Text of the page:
### StoichiometryLimiting Reagent Problems#1 - 10

Problem #1: For the combustion of sucrose:

C12H22O11 + 12O2 ---> 12CO2 + 11H2O

there are 10.0 g of sucrose and 10.0 g of oxygen reacting. Which is the limiting reagent?

Solution path #1:

1) Calculate moles of sucrose:

10.0 g / 342.2948 g/mol = 0.0292146 mol

2) Calculate moles of oxygen required to react with moles of sucrose:

From the coefficients, we see that 12 moles of oxygen are require for every one mole of sucrose. Therefore:

0.0292146 mol times 12 = 0.3505752 mole of oxygen required

3) Determine limiting reagent:

Oxygen on hand ⇒ 10.0 g / 31.9988 g/mol = 0.3125 mol

Since the oxygen required is greater than that on hand, it will run out before the sucrose. Oxygen is the limiting reagent.

Solution path #2:

1) Calculate moles:

sucrose ⇒ 0.0292146 mol
oxygen ⇒ 0.3125 mol

2) Divide by coefficients of balanced equation:

sucrose ⇒ 0.0292146 mol / 1 mol = 0.0292146
oxygen ⇒ 0.3125 mol / 12 mol = 0.02604

Oxygen is the lower value. It is the limiting reagent.

The second method above will be the preferred method to determine the limiting reagent in the following problems.

Problem #2: Calculate the number of NaBr formula units formed when 50 NBr3 molecules and 57 NaOH formula units react?

2NBr3 + 3NaOH ---> N2 + 3NaBr + 3HOBr

Solution:

Comment: we can treat numbers of molecules or formula units in the exact same manner as we would use moles. Keep in mind that the meaning of one mole is that 6.022 x 1023 of that entity (be it molecules or formula units) is present.

1) Determine limiting reagent:

NBr3 ⇒ 50 "moles" / 2 = 25
NaOH ⇒ 57 "moles" / 3 = 19

NaOH is the lmiting reagent.

Note that there need be no conversion from grams to moles. Discussions of numbers of molecules uses numbers that are directly proportional to the number of moles and do not need to be converted.

2) Use NaOH : NaBr molar ratio:

3 is to 3 as 57 is to x

x = 57 "moles"

Correctly phrased, the answer is 57 formula units.

Comment: when I was in the classroom, teaching the technique for determining the limiting reagent, I would warn against using the results of the division, in this case the 19 for the NaOH, in the next step of the calculation. The 19 is good only for determining the limiting reagent. You need to use the 57 in the next step.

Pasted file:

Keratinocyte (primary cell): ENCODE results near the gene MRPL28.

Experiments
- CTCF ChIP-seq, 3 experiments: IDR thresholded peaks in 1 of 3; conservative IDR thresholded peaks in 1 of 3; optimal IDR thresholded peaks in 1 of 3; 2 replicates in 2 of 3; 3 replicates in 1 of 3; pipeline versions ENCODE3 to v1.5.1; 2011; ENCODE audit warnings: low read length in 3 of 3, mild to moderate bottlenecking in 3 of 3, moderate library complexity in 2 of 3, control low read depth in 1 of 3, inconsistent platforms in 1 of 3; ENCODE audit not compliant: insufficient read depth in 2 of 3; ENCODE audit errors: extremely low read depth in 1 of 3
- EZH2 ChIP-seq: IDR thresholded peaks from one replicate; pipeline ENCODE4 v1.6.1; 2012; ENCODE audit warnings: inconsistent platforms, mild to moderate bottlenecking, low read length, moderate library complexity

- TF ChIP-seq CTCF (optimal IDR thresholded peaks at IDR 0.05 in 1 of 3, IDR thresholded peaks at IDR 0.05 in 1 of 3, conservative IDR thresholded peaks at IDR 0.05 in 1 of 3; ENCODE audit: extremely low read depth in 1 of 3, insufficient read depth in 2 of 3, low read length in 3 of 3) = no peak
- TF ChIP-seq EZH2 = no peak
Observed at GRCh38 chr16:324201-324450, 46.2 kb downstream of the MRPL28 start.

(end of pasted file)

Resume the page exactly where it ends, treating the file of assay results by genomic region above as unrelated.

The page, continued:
Well, what did I do? You know it's coming . . . .

Yep, I used the 19 when I should have used the 57. It stayed that way for several years, undetected until August 2013, when a student caught it. Thanks, T.

Problem #3: Aluminum reacts with chlorine gas to form aluminum chloride via the following reaction:

2Al + 3Cl2 ---> 2AlCl3

How many grams of aluminum chloride could be produced from 34.0 g of aluminum and 39.0 g of chlorine gas?

Solution:

1) Determine the limiting reagent:

Al ⇒ 34.0 g / 26.98 g/mol = 1.2602 mol
Cl2 ⇒ 39.0 g / 70.906 g/mol = 0.5500 mol

Al ⇒ 1.2602 mol / 2 =
Cl2 ⇒ 0.5500 mol / 3 =

Seems pretty obvious that chlorine gas is the limiting reagent. In a situation like this, you don't have to finish the problem unless it's on a test and the teachers wants it finished!

2) Use Cl2 : AlCl3 molar ratio:

3 is to 2 as 0.5500 mol is to x

x = 0.3667 mol of AlCl3 produced

3) Convert to grams:

0.3667 mol times 133.341 g/mol = 48.9 g (to three sig fig)

Why don't you determine the mass of aluminum that remains after the reaction ceases by using the proper molar ratio?

By the way, you could have done it this way:

48.9 g minus 39.0 g = 9.9 g of Al reacted

34.0 g minus 9.9 g = 24.1 g

It only works this second way if you have mass data on every substance in the reaction. Look back at the first problem in this file and you'll see you can't do it using this second way because you don't know anything about the mass of carbon dioxide produced. In that problem, you have to use the molar ratio way.

Problem #4: Interpret reactions in terms of representative particles, then write balanced chemical equations and compare with your results. Determine limiting and excess reagent and the amount of unreacted excess reactant.

a) 3 atoms of carbon combine with 4 molecules of hydrogen to produce methane (CH4)
b) 7 molecules of hydrogen and 2 molecules of nitrogen gases react to produce ammonia
c) 4 molecules of hydrogen and 5 molecules of chlorine react.

Solution to a:

1) The balanced equation:

C + 2H2 ---> CH4

2) Write the carbon-hydrogen molar ratio:

1:2

Remember that this ratio can also be understood in terms of atoms and molecules. Thusly:

one atoms of carbon reacts with two molecules of hydrogen

3) Determine limiting reagent:

carbon ⇒ 3/1 = 3
hydrogen ⇒ 4/2 = 2

Hydrogen is the limiting reagent.

4) Determine amount of carbon consumed:

1 is to 2 as x is to 4

x = 2

5) Determine remaining amount of carbon, the excess reagent:

3 − 2 = 1 atom of carbon remaining